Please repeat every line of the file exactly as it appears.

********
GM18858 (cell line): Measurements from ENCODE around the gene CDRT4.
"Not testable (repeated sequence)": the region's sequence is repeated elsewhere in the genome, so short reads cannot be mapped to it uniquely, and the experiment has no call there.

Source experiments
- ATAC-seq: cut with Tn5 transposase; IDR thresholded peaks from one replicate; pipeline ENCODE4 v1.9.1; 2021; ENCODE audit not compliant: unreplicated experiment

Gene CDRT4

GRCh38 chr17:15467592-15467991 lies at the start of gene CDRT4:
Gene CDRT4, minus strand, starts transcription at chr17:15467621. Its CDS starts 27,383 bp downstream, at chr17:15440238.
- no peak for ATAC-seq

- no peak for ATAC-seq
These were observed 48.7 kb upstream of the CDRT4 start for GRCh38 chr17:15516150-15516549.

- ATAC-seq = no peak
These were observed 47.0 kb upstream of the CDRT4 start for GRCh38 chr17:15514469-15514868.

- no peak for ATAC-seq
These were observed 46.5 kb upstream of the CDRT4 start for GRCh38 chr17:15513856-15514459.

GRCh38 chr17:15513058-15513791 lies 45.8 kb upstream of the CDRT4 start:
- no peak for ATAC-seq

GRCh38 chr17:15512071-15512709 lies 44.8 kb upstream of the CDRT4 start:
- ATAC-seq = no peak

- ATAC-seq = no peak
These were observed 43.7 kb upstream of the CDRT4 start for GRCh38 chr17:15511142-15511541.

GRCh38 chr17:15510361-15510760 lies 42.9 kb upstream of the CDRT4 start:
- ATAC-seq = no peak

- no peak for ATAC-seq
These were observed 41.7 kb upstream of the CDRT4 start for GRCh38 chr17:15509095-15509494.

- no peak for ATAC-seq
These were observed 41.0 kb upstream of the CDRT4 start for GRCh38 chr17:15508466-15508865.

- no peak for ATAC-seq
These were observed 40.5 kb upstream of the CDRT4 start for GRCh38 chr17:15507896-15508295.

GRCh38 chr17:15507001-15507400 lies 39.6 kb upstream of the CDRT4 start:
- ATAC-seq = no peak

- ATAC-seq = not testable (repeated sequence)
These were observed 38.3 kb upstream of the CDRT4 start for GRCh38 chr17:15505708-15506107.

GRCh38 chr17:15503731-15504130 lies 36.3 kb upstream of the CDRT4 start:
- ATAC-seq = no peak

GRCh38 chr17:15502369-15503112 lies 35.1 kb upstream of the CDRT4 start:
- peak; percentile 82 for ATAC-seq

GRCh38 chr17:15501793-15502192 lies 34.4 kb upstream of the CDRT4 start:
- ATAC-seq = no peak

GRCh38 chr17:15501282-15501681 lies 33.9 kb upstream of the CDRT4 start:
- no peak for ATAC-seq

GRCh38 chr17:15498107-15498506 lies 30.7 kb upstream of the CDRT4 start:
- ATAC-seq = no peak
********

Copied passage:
GM18858 (cell line): Measurements from ENCODE around the gene CDRT4.
"Not testable (repeated sequence)": the region's sequence is repeated elsewhere in the genome, so short reads cannot be mapped to it uniquely, and the experiment has no call there.

Source experiments
- ATAC-seq: cut with Tn5 transposase; IDR thresholded peaks from one replicate; pipeline ENCODE4 v1.9.1; 2021; ENCODE audit not compliant: unreplicated experiment

Gene CDRT4

GRCh38 chr17:15467592-15467991 lies at the start of gene CDRT4:
Gene CDRT4, minus strand, starts transcription at chr17:15467621. Its CDS starts 27,383 bp downstream, at chr17:15440238.
- no peak for ATAC-seq

- no peak for ATAC-seq
These were observed 48.7 kb upstream of the CDRT4 start for GRCh38 chr17:15516150-15516549.

- ATAC-seq = no peak
These were observed 47.0 kb upstream of the CDRT4 start for GRCh38 chr17:15514469-15514868.

- no peak for ATAC-seq
These were observed 46.5 kb upstream of the CDRT4 start for GRCh38 chr17:15513856-15514459.

GRCh38 chr17:15513058-15513791 lies 45.8 kb upstream of the CDRT4 start:
- no peak for ATAC-seq

GRCh38 chr17:15512071-15512709 lies 44.8 kb upstream of the CDRT4 start:
- ATAC-seq = no peak

- ATAC-seq = no peak
These were observed 43.7 kb upstream of the CDRT4 start for GRCh38 chr17:15511142-15511541.

GRCh38 chr17:15510361-15510760 lies 42.9 kb upstream of the CDRT4 start:
- ATAC-seq = no peak

- no peak for ATAC-seq
These were observed 41.7 kb upstream of the CDRT4 start for GRCh38 chr17:15509095-15509494.

- no peak for ATAC-seq
These were observed 41.0 kb upstream of the CDRT4 start for GRCh38 chr17:15508466-15508865.

- no peak for ATAC-seq
These were observed 40.5 kb upstream of the CDRT4 start for GRCh38 chr17:15507896-15508295.

GRCh38 chr17:15507001-15507400 lies 39.6 kb upstream of the CDRT4 start:
- ATAC-seq = no peak

- ATAC-seq = not testable (repeated sequence)
These were observed 38.3 kb upstream of the CDRT4 start for GRCh38 chr17:15505708-15506107.

GRCh38 chr17:15503731-15504130 lies 36.3 kb upstream of the CDRT4 start:
- ATAC-seq = no peak

GRCh38 chr17:15502369-15503112 lies 35.1 kb upstream of the CDRT4 start:
- peak; percentile 82 for ATAC-seq

GRCh38 chr17:15501793-15502192 lies 34.4 kb upstream of the CDRT4 start:
- ATAC-seq = no peak

GRCh38 chr17:15501282-15501681 lies 33.9 kb upstream of the CDRT4 start:
- no peak for ATAC-seq

GRCh38 chr17:15498107-15498506 lies 30.7 kb upstream of the CDRT4 start:
- ATAC-seq = no peak